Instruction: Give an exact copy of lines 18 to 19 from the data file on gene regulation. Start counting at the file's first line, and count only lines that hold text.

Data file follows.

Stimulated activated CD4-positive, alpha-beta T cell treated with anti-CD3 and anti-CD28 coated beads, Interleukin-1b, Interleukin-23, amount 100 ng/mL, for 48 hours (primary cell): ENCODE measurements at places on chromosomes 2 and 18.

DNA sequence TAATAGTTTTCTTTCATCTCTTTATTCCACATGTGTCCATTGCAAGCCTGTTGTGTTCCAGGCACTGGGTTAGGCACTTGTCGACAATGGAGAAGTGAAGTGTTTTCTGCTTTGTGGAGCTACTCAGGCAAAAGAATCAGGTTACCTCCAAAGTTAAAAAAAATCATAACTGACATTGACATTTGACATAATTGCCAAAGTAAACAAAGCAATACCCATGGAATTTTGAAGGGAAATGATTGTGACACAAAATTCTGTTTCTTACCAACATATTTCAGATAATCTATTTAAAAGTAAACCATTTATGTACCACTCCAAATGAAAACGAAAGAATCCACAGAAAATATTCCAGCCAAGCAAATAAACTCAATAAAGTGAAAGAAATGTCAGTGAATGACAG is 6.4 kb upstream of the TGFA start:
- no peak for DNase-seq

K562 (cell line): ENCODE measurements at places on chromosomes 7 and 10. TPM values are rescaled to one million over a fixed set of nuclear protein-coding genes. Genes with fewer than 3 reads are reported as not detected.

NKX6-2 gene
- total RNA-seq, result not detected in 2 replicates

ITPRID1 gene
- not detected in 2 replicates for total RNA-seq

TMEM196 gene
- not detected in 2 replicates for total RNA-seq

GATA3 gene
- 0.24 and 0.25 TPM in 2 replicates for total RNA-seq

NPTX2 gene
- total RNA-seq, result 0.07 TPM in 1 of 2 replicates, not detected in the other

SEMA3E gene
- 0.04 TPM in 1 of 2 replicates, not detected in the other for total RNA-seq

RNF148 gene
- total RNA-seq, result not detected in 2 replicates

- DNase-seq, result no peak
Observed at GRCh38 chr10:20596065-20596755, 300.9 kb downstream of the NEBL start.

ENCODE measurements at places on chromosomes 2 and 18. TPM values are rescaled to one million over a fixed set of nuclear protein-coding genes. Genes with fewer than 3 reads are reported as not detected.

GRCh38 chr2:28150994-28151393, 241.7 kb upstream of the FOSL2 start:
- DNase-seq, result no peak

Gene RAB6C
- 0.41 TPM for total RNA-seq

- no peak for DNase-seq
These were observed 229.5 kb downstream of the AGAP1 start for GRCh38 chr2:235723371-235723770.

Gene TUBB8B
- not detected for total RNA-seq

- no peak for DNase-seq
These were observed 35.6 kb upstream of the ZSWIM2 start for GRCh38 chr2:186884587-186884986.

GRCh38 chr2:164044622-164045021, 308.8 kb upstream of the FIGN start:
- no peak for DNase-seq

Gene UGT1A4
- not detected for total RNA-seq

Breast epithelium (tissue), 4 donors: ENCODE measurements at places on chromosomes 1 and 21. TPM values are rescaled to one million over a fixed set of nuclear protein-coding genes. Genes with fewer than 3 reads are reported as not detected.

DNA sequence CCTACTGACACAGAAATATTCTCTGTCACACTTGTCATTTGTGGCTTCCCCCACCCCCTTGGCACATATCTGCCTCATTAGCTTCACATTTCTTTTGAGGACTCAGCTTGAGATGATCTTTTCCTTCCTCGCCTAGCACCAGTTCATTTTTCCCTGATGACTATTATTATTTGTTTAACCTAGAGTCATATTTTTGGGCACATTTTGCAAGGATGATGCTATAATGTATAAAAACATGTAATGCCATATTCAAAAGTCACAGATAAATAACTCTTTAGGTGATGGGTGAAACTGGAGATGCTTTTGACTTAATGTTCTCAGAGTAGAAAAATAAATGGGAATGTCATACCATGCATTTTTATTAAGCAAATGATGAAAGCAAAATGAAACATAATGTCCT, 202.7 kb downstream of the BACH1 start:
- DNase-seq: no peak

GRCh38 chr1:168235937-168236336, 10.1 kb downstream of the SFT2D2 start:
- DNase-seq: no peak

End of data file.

- total RNA-seq, result not detected in 2 replicates

- DNase-seq, result no peak